It is interesting to see an analysis of what makes folk horror so frightening, and what deep seated terrors it taps into within our psyches. The impact of psycho-geography is explored, noting how a previous psychic imprint seems to press into the land, like a boot into mud, only to be unearthed in the present. This tension between the old ways and modernity is a familiar trope for lovers of folk horror, and it is fascinating to see how this tension has been explored by filmmakers from various time points and geographical contexts. Similarly, the concept of hauntology pervades the discussion of many of the texts, bringing to light the eerie filaments of memory that remain, long after people and events have passed. This ghostly thread from the past, the remains of a history that refuses to stay buried, is evident in many of the films.
The echoes of the past, the political and social upheavals that influenced the films, are held up to the light in Woodlands Dark and it would be foolish of us not to see the obvious parallels with our current reality. The threat of environmental disaster, political corruption, and the struggles of societies forced to labour under capitalism are uncomfortably familiar. This also serves to remind us not only that those who forget the past are doomed to repeat it, but also that there is nothing new under the sun (that all-seeing, often vengeful sun). These periods of social and civil unrest are evident in both the story telling and the production of classics of the genre and feel even more pertinent when watched with a contemporary eye.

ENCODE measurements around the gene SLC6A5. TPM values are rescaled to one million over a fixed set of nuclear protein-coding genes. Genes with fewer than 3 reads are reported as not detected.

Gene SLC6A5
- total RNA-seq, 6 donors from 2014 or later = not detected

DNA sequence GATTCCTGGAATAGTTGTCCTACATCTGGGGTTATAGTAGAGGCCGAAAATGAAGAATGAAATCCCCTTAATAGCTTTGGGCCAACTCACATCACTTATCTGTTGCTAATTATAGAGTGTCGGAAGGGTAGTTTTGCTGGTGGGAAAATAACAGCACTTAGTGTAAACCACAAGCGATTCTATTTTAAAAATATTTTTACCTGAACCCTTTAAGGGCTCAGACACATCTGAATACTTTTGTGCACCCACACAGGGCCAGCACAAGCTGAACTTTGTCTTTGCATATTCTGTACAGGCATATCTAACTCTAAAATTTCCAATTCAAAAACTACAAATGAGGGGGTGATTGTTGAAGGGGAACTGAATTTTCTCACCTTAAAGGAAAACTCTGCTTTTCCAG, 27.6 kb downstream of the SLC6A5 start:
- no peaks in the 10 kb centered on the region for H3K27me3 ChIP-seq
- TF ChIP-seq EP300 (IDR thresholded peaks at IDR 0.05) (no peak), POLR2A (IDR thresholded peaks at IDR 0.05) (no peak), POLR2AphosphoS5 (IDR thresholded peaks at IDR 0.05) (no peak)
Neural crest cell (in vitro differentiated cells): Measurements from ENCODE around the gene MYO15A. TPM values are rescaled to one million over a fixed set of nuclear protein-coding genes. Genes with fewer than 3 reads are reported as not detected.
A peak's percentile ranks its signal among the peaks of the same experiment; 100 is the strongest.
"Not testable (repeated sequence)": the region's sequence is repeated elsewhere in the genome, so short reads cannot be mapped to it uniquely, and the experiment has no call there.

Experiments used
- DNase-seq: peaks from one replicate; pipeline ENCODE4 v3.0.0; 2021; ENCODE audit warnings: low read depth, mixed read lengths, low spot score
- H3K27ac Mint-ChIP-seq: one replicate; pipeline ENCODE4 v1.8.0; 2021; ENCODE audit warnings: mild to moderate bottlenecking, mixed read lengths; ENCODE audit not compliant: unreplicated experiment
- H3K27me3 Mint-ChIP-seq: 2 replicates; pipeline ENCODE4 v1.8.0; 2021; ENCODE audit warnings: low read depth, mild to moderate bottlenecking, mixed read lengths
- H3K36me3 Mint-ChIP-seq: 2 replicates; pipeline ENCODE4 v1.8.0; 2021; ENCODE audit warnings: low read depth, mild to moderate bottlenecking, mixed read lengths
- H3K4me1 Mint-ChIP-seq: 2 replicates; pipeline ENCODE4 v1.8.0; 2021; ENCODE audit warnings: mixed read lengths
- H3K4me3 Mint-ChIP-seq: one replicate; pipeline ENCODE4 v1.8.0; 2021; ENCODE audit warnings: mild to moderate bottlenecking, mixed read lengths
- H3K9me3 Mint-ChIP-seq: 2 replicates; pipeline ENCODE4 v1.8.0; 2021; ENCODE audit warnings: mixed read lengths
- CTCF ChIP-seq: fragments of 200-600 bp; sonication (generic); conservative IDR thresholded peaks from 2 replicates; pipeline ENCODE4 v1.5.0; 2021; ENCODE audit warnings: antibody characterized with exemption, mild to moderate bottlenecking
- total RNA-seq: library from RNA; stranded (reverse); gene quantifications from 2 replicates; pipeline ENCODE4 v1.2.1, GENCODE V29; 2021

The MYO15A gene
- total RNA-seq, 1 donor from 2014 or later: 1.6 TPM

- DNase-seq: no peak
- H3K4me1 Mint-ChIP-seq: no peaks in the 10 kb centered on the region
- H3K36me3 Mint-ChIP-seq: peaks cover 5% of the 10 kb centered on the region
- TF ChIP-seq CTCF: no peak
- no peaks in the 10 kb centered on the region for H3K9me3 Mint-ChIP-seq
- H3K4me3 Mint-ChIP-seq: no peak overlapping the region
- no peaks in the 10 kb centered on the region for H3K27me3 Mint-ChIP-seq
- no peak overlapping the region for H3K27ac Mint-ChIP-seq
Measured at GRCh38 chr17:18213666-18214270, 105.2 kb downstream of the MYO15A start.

It is clear from watching Woodlands Dark that there is a certain universality in our fears. The landscape may change, the traditions may differ, but at the heart of the horror lies a collective truth. The past haunts us, and the land will reclaim what we have stolen. Our push for modernity, our desperate climb skywards, in tower blocks and high rises, the relentless march of progress, won’t save us from the tangled vines of our communal past. Ghosts wait, half buried in the soil, traditions refuse to be crushed under the boot of the ruling classes and the old ways will return to the land they once occupied, whether we are ready for them or not.